My classiccmp non-retirement :-)

Antonio Carlini a.carlini at
Mon Jun 20 05:48:13 CDT 2005

>I would appreciate a recommendation!  How long should
>a CD be replied upon? 

You cannot rely on a CD (not even a pressed CD) for
anything important. You need at least two CDs, preferably
more. By the time you realise you were unlucky enough
to hit the bad one in the batch, it is too late.

I've had a few CD-Rs die and two DVD-Rs die. For stuff I
care about, I burn to CD-R twice. I expect to take the
whole lot and reburn to something else eventually. I
keep waiting for the C3D or similar technology to surface
(say 100GB per disc) but I'm still waiting. Given the
drop in £/GB of had drives lately, I may well put everything
onto a spare drive in the meantime.

> If the image file for the CD
> is retained, how long before it will not be possible
> to burn a new CD and use it on what will then be a
> current operating system?

The ISO ormat is well documented. If you ignore various
copy-protections schemes, the for straight-forward normal
CDs, I would be surprised if you cannot access one 100
years from now. You almost certainly won't be able to burn
a new CD-R (since noone wil be making the media) but you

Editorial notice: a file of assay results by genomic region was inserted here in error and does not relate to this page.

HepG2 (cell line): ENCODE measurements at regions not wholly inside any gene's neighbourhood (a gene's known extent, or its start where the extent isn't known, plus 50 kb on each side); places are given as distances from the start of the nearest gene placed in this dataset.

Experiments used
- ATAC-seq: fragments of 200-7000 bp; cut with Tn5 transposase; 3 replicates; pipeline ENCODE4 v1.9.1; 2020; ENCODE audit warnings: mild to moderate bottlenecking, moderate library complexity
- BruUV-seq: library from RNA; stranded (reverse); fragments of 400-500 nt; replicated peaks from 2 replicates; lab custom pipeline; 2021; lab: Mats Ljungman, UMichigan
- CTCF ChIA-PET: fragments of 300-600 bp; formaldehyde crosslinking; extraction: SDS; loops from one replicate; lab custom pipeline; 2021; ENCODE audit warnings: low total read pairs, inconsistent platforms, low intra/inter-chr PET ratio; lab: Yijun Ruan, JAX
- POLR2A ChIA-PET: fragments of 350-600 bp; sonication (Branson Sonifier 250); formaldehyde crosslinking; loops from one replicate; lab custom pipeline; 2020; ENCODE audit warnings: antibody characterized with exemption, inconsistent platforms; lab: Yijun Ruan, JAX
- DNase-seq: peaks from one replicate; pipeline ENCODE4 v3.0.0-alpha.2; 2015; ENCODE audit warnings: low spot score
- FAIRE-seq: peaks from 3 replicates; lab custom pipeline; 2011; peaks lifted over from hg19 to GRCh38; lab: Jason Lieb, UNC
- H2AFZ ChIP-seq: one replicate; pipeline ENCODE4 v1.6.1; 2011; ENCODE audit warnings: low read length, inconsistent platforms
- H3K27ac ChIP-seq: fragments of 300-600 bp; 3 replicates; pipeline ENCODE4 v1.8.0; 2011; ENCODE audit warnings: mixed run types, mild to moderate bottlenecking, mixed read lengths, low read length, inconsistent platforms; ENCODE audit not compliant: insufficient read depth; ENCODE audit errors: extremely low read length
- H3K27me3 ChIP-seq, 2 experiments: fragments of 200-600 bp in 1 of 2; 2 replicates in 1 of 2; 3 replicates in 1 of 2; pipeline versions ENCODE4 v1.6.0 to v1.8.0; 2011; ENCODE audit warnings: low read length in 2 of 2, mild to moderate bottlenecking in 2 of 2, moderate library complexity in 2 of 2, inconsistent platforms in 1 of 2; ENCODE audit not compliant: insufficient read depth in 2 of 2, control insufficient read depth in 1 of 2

will be able to access an ISO file. If you use something
like Nero with its (I assume ...) undocumented .NRG format,
you'll have to spin up an emulator and a copy of WXP with
Nero. Convert to ISO before then and you should be OK.

I'd be surprised if noone has a working DVD drive 50
years from now. Even the next generation stuff (HD-DVD)
sounds like it will be able to read CDs.

>stating when the CD will no longer be readable is almost
>a pure guess, but I was wondering is anyone is willing
>to suggest if it will be less than 3 decades or more
>than 10 decades?

Surely reading ISO9660 image files will be possible essentially
forever, unless we lose the standard (or the ability to program)!
Being able to read the media may prove difficult beyond 100 years
or so. As long as the current equivalent to CDROM remains based on
rotating media that is read optically, modifying such a drive to
read a CDROM will remain feasible. Once we move to something as
different to CDROM as those are to floppy disk drives, then we
will get to find out how hard it is to build a drive from scratch!

Has anyone built a floppy drive from scratch? Without salvaging
any mechanical parts or heads from an existing floppy? I'm
assuming that electronic processing is not a problem (in
principle) for either floppy disks or CDROMs/DVDROMs.


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